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Discussion Starter #1 (Edited)
Here's an invitation to share everything about the hand-wound versions of the Zenith El Primero chronograph, such as :

- Pictures of your watch.
- catalog scans if you have them.
- your experiences with the Zenith Prime or Zenith El Primero HW (cal. 420 or 420Z).


I'll start off with my stainless steel Zenith Prime.

The case measures 38 mm (without crown), it is 41 mm long including the lugs (lugsize is 20 mm) and approx. 8 mm thick.

The thin bezel allows the dial to take up most of the space and makes it look bigger.

Just like any Zenith El Primero, thanks to it's high frequency (36000 bph) it is an amazingly accurate watch, which easily meets chronometer standards; and yet, thanks to its rugged construction, it can still enjoy a long lasting life.

So, as far as precision and durability are concerned, it is on a par with the automatic El Primero.

Due to the elimination of the automatic winding parts, the hand-wound movement is slimmer (5,7 mm instead of 6,5 mm) and has less jewels (25 instead of 31). It has a higher power reserve (55 hours instead of 50 hours) as compared to the automatic El Primero.
It may even run for 58 hours. So you really have to wind it only once every two days.

Production of Zenith cal. 420 started in 1993 or 1994 (?) According to a post on this forum production ended in 2002 and the production total was 16100 total.

1993-94 was a creative period at Zenith, when they also developed the new "Elite" caliber.

In 1998 a few small technical changes in the movement resulted in renaming it caliber 420Z.

According to Zen (French site RAINBOW (2) & OTHERS) Zenith caliber 420 appeared for the first time in the catalog of 1996 :




The name 'Zenith Prime' was an elegant idea imho.

The design is very classic, with black or white dials. Both have the tachymeter painted on the dial.

The white dial has markers on the hours, the black dial has luminous numerals.

Both dials are signed 'Zenith Prime' with the square Zenith logo.

The crown also has the square Zenith logo.


Almost exactly the same dials were used for automatic El Primero's of the same period, which were signed Zenith El Primero automatic (without logo) (love that classic white dial automatic El Primero !)

The black dial, the white dial, the automatics, ... they all have different hands.


The dials (black and white) have a silver lining for the subregisters.

There also exists a goldplated Zenith Prime, which has a white dial with Roman numerals and golden lined subregisters.
There also is an 18 K gold Zenith Prime wristwatch, and an 18 K gold Prime pocket watch.

The dial is 'classic Zenith El Primero' in having the date at 4 o'clock, with the lovely detail of the seconds graduation on the edge of the date window :







The crystal is sapphire.


I'm not sure about the material for the caseback. The caseback is transparent and allows a vision of the no-nonsense movement.

Actually you get a better vision of the movement without the automatic rotor blocking most of the view.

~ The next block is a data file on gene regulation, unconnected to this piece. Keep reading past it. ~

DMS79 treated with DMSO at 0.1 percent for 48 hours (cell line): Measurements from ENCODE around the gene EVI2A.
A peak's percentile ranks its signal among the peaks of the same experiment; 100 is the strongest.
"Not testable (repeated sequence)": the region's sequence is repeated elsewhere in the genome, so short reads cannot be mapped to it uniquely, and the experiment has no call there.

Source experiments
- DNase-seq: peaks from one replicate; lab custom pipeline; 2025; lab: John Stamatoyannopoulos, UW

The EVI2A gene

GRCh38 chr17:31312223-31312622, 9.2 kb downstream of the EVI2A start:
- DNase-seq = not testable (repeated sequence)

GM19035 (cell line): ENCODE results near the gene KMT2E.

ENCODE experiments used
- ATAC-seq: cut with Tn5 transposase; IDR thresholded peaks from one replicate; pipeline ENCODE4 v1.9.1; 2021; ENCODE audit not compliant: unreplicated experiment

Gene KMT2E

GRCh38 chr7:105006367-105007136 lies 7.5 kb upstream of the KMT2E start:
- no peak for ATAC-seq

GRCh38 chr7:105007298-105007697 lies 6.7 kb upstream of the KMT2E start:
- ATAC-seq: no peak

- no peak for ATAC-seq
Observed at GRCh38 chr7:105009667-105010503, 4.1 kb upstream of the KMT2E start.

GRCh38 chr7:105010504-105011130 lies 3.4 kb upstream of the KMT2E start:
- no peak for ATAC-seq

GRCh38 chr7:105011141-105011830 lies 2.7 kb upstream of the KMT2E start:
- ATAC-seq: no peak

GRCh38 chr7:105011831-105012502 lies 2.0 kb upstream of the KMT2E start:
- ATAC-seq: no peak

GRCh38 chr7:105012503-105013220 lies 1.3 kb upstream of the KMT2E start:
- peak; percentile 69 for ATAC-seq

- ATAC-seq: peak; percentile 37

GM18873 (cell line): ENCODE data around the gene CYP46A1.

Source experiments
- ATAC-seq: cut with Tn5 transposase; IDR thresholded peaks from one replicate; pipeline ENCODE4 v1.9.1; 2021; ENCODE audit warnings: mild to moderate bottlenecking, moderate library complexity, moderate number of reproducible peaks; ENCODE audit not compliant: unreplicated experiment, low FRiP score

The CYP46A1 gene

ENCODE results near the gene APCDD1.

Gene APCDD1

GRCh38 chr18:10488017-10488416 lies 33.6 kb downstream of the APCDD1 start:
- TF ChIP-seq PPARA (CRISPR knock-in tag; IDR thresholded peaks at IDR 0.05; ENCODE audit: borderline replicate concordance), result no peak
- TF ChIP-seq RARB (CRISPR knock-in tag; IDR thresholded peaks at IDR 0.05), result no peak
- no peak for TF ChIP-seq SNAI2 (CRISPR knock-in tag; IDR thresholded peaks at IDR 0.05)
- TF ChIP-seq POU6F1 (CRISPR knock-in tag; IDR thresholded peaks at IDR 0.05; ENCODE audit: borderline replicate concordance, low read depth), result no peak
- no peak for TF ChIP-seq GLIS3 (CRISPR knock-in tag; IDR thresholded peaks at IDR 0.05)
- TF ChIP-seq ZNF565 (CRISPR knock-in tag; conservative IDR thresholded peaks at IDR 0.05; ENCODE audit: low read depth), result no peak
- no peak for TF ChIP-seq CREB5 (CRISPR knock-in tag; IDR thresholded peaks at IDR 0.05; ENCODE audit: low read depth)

The box in the following pictures is not original of this watch (the box came with a triple date moonphase quartz chronograph of the same period).


Please excuse reflections in the pictures etc.















Zenith Prime was available for only a few years ca. 1995-1996 (maybe 1997?).
Except for the pocket watch version, it was not featured any more in the 1998 catalogue.
It was subsequantly renamed and restyled as the Zenith El Primero HW, which was featured in Zenith catalogues in the period 2000-2001.

The El Primero HW still comes with a black or white dial, but a bit different design : both have numerals (which are bigger).
The word tachymeter is now written in red, and the central seconds hand has a red tip.
There is no logo on the dial, but the same square logo on the crown.
The El Primero HW often comes on a bracelet (though it was available on a strap as well).
The movement is caliber 420Z (instead of 420).
I've not seen any gold plated or gold versions.
Like the Zenith Prime, it also has its pendant in automatic El Primero's with the same dial design (the El Primero Automatic Class Sport).

The El Primero HW is water resistant up to 100 m, so theoretically you could go for a swim with it (the Zenith Prime was just 'water resistant').

The examples of the Zenith Prime which which you may still find for sale, are usually second hand (used)(which is normal since they are older), whereas there are still some Zenith El Primero HW's for sale NIB.

Considering its amazing technical specs, accuracy, durability, as well as beautiful design, high quality materials and elegance, I'll vote these for the best handwound chronographs ever made.

Looking forward to your pictures and experiences.
 

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Great post, and I like the way you've kitted yours out. Handwound chronos are darned rare these days (Speedmaster excepted), and this is easily the most distinguished.
 

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Nice write-up. Thanks.

I can't contribute any pics as I haven't got one of these beasties (yet). I'm really interested in seeing one of these up close.

Dave
 

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Discussion Starter #5
Thanks for the reactions.
I hope a few owners will step forward. I've seen a couple on this forum so they are there.

Pretty sweet! I had the later version of this one.

Cheers!

Dan
Attached Thumbnails
You had and resold it Dan ? Do you remember if it was caliber 420Z ?
Do they appear in your catalogs ?

Handwound chronos are darned rare these days (Speedmaster excepted), and this is easily the most distinguished.